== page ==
Love It or Hate It: Technology and our Kids, Part 2
This is the second part of two blogs on children and technology. Read the first part.
In addition to the increase in the amounts of studies that indicate harm on to psychological well-being, there are many other reasons why it is good to unplug:
- Obesity. Excessive screen use, especially having a TV in a bedroom, can increase the risk of obesity in children. Teens who watch five hours or more per day are more likely to be overweight than those that watch two hours or less. Part of this is attributed to the fact we are more likely to snack while watching media.
- Sleep problems. Media can interfere with sleep, especially because we are exposed to blue light and stimulating content that can delay sleep, which can then create a negative effect on school work.
- Problematic internet use. Heavy gamers are at risk for developing gaming disorder, which was recently added by the World Health Organization to the International Classification of Diseases.
- Negative effect on school performance. Children often get distracted from their homework.
- Risky behaviors. Teens may display risky behaviors on social media, such as substance use, sexual behaviors, self-injury and eating.
- Cyber-bullying. It is easy for this to happen to children or for them to do it because a screen helps them to feel like they can say whatever they want. Cyber-bullying can lead to short- and long-term negative social, academic and health issues for both bully and target.
So what is a parent to DO about technology?
- DO watch programs with your child and be aware of what they are watching and playing.
- DO take time to play games and watch shows with them. Media time doesn’t need to be alone time. It can be a bonding experience for you and your child.
- DO read up on the apps they are using. Utilize websites such as the Common Sense Media site.
- DO model positive media behavior. If you are always on your phone, playing games or watching TV, then it will be very hard for you to enforce limits for your kids. Having time off from media is good for the parent/guardian as well. It is good to have tech-free times as well, such as mealtimes. Studies show that eating meals together and having conversations with each other really helps to strengthen the family bond.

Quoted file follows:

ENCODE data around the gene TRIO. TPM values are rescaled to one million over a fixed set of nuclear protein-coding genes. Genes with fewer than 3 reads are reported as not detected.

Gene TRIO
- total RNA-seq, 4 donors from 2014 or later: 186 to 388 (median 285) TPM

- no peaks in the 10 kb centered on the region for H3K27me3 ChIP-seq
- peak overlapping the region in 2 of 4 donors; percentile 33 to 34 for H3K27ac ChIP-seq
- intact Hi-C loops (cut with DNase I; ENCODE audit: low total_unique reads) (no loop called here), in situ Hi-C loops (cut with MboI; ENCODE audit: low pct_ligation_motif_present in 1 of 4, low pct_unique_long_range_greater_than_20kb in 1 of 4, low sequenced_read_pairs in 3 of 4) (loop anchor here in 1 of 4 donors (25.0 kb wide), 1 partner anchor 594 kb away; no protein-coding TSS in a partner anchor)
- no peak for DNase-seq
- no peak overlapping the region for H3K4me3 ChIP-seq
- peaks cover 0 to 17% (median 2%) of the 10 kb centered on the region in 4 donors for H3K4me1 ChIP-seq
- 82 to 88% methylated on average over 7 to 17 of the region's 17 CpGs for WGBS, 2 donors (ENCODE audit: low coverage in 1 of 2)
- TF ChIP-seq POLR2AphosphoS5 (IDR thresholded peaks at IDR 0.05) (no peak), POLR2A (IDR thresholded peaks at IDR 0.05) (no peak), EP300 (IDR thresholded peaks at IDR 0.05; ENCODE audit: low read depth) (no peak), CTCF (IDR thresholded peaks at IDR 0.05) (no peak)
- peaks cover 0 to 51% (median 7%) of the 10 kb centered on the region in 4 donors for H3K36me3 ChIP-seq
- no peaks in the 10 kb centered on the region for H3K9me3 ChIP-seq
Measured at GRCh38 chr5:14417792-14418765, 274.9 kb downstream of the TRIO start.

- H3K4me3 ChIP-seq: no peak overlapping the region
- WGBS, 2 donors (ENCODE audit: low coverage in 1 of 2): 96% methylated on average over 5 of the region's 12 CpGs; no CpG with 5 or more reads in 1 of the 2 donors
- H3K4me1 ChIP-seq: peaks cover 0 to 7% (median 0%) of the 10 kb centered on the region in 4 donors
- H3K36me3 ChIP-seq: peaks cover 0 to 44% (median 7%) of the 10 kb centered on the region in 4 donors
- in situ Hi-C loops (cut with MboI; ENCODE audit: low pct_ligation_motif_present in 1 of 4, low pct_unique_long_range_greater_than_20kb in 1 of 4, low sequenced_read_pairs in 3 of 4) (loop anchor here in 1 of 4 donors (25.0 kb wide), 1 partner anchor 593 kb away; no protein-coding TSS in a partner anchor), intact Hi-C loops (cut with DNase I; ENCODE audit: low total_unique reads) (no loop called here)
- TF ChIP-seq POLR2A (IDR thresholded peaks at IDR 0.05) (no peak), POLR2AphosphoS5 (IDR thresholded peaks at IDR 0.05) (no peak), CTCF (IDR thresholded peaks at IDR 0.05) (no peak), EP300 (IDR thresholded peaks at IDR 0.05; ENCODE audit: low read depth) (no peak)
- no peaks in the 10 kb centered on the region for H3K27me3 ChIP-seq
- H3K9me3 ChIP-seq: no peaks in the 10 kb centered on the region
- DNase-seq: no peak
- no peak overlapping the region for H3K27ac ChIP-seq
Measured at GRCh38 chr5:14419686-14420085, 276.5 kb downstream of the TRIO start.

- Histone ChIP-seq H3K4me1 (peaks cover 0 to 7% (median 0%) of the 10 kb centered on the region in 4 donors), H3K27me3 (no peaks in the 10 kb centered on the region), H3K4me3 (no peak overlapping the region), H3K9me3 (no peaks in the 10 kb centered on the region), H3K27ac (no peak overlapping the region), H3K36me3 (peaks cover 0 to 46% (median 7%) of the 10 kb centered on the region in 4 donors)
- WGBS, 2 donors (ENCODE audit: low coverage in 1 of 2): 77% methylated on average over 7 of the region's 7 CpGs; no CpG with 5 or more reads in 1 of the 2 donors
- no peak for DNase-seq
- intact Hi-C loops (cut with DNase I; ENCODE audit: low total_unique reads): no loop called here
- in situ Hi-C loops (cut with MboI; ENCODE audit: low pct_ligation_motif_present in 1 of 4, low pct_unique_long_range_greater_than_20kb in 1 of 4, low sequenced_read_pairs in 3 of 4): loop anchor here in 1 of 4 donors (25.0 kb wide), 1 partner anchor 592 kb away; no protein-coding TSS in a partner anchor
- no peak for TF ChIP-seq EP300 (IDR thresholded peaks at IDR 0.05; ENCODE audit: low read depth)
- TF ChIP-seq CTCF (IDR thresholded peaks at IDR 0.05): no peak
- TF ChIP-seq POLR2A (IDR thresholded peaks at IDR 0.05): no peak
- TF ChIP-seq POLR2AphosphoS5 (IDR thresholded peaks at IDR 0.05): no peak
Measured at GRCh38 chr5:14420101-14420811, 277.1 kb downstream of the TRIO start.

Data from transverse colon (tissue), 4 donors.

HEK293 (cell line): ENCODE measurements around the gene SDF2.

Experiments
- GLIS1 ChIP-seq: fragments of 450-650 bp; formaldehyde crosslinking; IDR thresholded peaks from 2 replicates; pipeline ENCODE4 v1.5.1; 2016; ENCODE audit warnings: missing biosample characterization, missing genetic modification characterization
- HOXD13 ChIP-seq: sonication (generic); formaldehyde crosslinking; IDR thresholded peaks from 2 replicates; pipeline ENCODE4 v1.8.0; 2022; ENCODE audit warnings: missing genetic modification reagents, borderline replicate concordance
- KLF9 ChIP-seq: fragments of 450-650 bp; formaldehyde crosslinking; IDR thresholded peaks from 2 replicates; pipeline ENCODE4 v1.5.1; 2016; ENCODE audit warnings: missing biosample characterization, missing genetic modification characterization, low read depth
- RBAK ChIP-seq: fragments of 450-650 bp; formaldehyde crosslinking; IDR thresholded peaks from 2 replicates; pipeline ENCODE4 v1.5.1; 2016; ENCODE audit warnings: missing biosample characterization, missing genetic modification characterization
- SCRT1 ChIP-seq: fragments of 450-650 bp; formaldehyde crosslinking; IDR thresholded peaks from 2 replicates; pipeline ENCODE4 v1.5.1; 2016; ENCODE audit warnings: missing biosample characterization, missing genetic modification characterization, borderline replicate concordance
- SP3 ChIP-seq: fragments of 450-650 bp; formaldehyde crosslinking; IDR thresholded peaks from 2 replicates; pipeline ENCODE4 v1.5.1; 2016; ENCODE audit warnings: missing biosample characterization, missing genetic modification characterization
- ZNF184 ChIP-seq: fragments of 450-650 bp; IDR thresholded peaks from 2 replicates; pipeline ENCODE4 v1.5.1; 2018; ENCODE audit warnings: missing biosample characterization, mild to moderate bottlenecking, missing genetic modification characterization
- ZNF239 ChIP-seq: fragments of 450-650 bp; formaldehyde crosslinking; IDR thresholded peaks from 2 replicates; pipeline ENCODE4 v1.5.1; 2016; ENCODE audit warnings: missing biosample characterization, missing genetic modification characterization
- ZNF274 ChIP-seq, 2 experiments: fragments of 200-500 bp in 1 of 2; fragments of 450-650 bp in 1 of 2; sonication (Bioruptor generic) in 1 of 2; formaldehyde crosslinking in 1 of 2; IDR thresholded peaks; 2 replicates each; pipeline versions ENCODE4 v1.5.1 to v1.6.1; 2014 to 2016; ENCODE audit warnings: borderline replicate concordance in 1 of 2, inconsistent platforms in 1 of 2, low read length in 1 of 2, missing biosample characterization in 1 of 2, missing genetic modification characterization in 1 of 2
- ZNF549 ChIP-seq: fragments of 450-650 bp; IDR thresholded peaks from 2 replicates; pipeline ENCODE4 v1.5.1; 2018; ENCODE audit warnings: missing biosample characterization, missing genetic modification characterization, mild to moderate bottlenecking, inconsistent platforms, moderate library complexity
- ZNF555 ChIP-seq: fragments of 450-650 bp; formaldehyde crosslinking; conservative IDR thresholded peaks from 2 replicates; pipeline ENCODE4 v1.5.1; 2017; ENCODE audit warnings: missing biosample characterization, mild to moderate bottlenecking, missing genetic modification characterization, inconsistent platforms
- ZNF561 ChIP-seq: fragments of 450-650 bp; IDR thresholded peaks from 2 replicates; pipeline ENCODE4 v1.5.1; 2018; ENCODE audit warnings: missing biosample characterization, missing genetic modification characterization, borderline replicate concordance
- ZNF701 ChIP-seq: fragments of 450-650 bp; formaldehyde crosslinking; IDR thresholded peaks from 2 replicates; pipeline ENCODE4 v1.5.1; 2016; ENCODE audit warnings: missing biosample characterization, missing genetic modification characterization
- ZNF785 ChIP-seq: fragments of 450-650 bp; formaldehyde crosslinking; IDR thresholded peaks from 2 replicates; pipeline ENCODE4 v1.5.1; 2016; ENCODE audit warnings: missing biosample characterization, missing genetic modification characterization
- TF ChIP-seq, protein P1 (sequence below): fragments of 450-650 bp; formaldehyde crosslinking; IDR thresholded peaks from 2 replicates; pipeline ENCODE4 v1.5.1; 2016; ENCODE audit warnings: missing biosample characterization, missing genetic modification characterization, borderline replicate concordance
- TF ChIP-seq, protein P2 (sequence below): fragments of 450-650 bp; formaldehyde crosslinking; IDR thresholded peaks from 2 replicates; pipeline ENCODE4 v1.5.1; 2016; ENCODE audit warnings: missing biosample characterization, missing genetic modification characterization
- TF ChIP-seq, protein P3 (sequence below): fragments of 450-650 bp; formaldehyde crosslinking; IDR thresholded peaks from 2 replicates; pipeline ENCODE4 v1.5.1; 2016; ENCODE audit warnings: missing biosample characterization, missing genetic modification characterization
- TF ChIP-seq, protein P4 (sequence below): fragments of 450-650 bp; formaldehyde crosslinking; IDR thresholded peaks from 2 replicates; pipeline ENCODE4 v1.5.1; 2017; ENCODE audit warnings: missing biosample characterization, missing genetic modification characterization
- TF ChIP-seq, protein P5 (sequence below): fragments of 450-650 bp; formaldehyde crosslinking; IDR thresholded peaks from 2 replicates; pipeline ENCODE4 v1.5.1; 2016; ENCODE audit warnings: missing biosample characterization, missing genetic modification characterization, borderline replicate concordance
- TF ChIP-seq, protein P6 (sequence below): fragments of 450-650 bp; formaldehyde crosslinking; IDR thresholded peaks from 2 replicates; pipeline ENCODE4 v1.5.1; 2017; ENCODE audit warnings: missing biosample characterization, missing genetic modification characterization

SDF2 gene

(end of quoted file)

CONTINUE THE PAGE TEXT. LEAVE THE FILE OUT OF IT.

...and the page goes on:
- DO have conversations with your children about what they are watching and playing. Explain to them why you might not want them playing certain games or watching certain shows instead of just telling them no. Explain that just because a setting may say it is private doesn’t mean it will stay that way. It is good for them to know that whatever they put on social media will always be there, thus don’t post or put up pictures that you wouldn’t want the whole world to see. Explain about sexual predators.
- DO know who your kids are communicating with on their various media platforms.
- DO tell them why it is important to spend time off of media. Set time limits and stick to them! Make a media plan utilizing the American Academy of Pediatrics (AAP) media use plan.
- DO monitor what they are doing, and be up front about it. Something we said prior to my son receiving his first cell phone is that we are going to give this to you but we reserve the right to check it from time to time. We also set a time at night where the phone and other forms of media are put away for the night and NOT stored in their bedrooms.
- DO talk to your kids. I am repeating this one because this may be the most important. Talk to them and make them feel comfortable in coming to you with anything that might be on their mind in case they do come across something inappropriate and DO NOT make them feel bad/ashamed when they come to you. Just let them know what safeguards you can help put in place so they don’t run into this again and make sure to thank them for coming to you.
Whatever your family’s take on media is; just remember like anything in this world it is all about moderation. Do what works for your family. Just make sure to pay attention to what your children are watching or playing. This will allow you to educate them and keep them safe, both mentally and physically.
By Beth Lucht, Family Life Educator, Women’s and Children’s Community Outreach Education, Avera McKennan Hospital & University Health Center